Eating like kings … playing golf like a dog


The long-awaited trip to Florida with my Iowa buddies – Bob and the two other Daves – came and went too quickly. Ellen and Reid have read regularly about these annual golf/foodie extravaganzas with my friends they know well.

The high point was in the kitchen and the table. Meal after meal, we ate like nobody’s business. Golf was another issue. I ate like a king but played like a dog. Some weeks that’s the best you’ve got.


March 8, 2017

Ellen/Reid: If you gauge the trek to Florida only on the fishing experience, it was a complete and total bust. The offshore winds were so high that no boats – not even the 50+ footers – left their berths. All the rods that made the trip never saw the deeper open ocean waters. I’m glad Miss Emma didn’t make the trip. She would never have left the roof of the Camry. But that’s not how you ought to look at such a trip. It was really fun and relaxing. Dave H. is such a good host to share his nice home with us and it appears we may be repeat visitors because the Deerfield Beach locale offers just about everything we need; fishing (when the wind lays down), golf (across the street) and plenty of good food. We ate like literal kings.

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Mike LaValle can flat-out bring it to the kitchen. He is a chef’s chef. He turned everyday ingredients into gourmet meals. (Left to right: Bob Furstenau, Dave Dahlquist, Mike and Dave Hemminger.)

A new addition to our group, Mike LaValle, is a chef extraordinaire. He has a sterling reputation in Des Moines and has had a number of solid, successful restaurants. He honestly can whip up an incredible meal with ingredients on hand. He raided Dave’s cupboards for available spices and I’m telling you, give the guy a stick of butter, some heavy cream, olive oil, some garlic and any sort of vegetable and you will get a five star meal. He cooked some whole red snapper like no fish I’ve ever had. He allowed me to observe as his sous chef (I was an awestruck bystander for the most part) and once he does his magic, viola, you have one helluva culinary experience.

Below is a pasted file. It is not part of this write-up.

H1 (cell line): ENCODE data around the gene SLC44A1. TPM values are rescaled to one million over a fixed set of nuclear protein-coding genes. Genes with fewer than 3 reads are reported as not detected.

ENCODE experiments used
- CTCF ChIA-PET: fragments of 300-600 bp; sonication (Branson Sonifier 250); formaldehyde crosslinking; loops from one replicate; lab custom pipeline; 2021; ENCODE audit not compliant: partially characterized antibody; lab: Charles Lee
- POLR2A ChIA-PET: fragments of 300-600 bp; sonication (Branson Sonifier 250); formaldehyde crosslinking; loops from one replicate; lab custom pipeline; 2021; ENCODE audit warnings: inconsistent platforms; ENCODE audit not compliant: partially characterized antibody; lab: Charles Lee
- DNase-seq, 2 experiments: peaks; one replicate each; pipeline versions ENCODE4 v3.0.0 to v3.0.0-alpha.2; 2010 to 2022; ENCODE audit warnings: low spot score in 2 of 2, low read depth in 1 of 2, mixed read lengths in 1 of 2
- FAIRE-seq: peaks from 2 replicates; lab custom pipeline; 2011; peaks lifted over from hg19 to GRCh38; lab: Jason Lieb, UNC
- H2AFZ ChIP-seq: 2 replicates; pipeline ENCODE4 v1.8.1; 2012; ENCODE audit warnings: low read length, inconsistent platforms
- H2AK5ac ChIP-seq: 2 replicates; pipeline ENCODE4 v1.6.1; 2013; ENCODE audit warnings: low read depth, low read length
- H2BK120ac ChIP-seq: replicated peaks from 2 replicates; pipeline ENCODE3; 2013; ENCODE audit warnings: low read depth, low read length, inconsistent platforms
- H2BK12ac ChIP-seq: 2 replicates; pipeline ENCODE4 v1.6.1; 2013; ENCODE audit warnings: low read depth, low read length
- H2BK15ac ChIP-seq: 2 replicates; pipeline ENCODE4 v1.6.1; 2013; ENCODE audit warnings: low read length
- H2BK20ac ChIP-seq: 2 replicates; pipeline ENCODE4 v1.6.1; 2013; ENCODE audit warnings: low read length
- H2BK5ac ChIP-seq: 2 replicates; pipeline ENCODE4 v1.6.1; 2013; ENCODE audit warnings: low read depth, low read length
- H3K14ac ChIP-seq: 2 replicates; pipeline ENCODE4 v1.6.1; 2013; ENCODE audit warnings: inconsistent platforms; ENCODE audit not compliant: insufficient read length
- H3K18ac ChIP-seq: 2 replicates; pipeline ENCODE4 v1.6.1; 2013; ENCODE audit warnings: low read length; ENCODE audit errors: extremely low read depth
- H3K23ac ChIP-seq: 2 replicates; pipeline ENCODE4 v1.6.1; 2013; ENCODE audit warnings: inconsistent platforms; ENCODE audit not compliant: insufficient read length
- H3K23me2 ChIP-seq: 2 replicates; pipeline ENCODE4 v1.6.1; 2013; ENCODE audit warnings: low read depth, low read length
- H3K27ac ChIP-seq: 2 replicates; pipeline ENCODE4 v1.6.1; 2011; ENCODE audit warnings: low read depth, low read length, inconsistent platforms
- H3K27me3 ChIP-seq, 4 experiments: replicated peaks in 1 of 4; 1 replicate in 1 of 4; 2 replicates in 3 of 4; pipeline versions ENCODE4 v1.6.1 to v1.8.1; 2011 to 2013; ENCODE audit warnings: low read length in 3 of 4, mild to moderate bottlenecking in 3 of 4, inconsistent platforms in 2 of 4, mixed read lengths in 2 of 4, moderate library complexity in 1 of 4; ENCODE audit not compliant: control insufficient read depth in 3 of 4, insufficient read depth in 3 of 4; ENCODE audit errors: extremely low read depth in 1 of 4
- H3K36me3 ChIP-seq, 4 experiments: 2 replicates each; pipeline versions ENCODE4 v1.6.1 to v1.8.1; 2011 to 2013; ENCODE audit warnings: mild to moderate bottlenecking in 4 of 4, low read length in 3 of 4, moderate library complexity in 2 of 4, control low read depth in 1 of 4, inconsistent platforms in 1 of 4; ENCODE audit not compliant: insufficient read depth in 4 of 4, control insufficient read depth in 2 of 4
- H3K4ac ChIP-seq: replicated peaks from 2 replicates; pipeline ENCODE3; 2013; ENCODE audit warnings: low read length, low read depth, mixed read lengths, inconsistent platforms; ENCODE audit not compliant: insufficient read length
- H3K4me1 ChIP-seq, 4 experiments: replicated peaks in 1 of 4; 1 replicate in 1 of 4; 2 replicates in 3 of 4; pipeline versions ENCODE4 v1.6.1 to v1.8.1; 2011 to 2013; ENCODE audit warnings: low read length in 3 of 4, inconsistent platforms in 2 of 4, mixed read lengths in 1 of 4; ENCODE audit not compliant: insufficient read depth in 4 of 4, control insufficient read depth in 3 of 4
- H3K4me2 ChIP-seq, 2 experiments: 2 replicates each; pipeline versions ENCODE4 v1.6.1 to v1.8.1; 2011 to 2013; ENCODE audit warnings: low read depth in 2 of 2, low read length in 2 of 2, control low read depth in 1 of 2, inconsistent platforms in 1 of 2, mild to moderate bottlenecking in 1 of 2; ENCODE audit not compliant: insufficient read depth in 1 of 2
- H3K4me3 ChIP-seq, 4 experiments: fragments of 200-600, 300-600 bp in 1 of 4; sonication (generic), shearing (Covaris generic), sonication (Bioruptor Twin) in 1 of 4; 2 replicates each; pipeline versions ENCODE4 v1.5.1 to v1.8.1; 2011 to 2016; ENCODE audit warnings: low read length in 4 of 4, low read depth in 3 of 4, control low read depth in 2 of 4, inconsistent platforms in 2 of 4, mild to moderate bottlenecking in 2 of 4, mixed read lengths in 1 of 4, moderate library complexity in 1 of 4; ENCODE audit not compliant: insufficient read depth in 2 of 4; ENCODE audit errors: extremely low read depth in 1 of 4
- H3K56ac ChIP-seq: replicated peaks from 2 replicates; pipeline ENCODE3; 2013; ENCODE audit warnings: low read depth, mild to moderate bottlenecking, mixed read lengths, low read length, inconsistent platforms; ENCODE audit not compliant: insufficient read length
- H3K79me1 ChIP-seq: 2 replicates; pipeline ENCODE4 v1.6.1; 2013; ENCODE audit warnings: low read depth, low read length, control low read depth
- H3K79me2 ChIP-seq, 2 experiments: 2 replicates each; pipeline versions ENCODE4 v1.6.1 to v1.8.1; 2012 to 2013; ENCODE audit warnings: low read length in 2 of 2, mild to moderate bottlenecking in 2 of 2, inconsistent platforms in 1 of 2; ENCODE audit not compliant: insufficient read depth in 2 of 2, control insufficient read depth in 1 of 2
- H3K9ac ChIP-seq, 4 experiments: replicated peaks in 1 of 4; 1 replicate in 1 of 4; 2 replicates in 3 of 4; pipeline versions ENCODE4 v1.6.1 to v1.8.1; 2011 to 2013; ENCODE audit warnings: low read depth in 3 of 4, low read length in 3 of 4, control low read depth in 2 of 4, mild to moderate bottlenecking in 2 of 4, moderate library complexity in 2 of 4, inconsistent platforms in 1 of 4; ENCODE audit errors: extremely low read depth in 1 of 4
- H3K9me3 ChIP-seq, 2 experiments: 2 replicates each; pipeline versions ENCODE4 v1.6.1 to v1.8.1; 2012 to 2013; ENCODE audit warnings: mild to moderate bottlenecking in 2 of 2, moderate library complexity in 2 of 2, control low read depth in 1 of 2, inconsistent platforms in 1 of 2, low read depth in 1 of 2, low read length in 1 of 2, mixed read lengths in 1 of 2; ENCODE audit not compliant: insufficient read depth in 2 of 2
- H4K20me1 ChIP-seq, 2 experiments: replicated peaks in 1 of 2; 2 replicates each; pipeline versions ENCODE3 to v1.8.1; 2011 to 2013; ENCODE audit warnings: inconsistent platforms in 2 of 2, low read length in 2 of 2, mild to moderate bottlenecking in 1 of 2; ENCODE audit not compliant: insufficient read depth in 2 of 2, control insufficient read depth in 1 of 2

The golf was another matter entirely. I just ran out of oomph through our second round. Just can’t keep things together. Dave Dahlquist was my partner and I completely let him down. Dave H. and Bob Furstenau just took us to the cleaners.

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The Champions Course at PGA National ate my lunch – and put my head on the platter.

The courses were great but somewhat over my head. I’ll give it to Florida; the state has some nice golf and a lot of it. It’s wonderful to be around those guys for a few days. They’re all creative in their own sense.

The drive down was something else. It was 10 hours of pedal-to-the-metal stress each way down and back. If you’re not gunning it at 75-80 MPH you might as well be in the right hand lane with your flashers on. And the traffic was so heavy. Luckily, there were no notable accidents that brought the lines of cars to a stop. If that had happened, I’d still be on the road. The driving is cathartic in a way, however, in that you just get a big cup of coffee, turn on the tunes and hit the road. Not a bad recipe and beats a plane in some respects.

The big task today is to break the news to my Realtor, Scott, that the home will be taken off the market. He’s sure to be disappointed but my decision is to stick it out here for some while longer while I’m still ambulatory. That was one thing about the drive; it gave me time to think about why I would move and such. I mean, the place is paid for and it’s in a sublime location relative to every other spot in Charlotte. Scott will be only the latest person I’ve let down.

Still no word from Medicare about reinstating my Part B. There were calls made to Social Security and Medicare on the way to FLA but no real answers forthcoming other than to ‘Wait.’ Well, next Thursday is the witching hour surgery-wise. I need to find out something or I’ll reschedule the operation to a later date. No problems manifested themselves in Florida so perhaps there’s no sense of urgency and it can wait another week or two until the final decision is passed along to me.

Reid, I’d still like to traipse up to Chicago sooner than later. Maybe I’ll be able to drive after the surgeon does his thing and we can talk over the job thing. I know you’re frustrated with our constant wondering, but really, we just want to the best for you. You need to put that Masters degree to it’s highest and best use and not let it gather dust. You’ve got it in you to do something good, if not great.

Love, Dad

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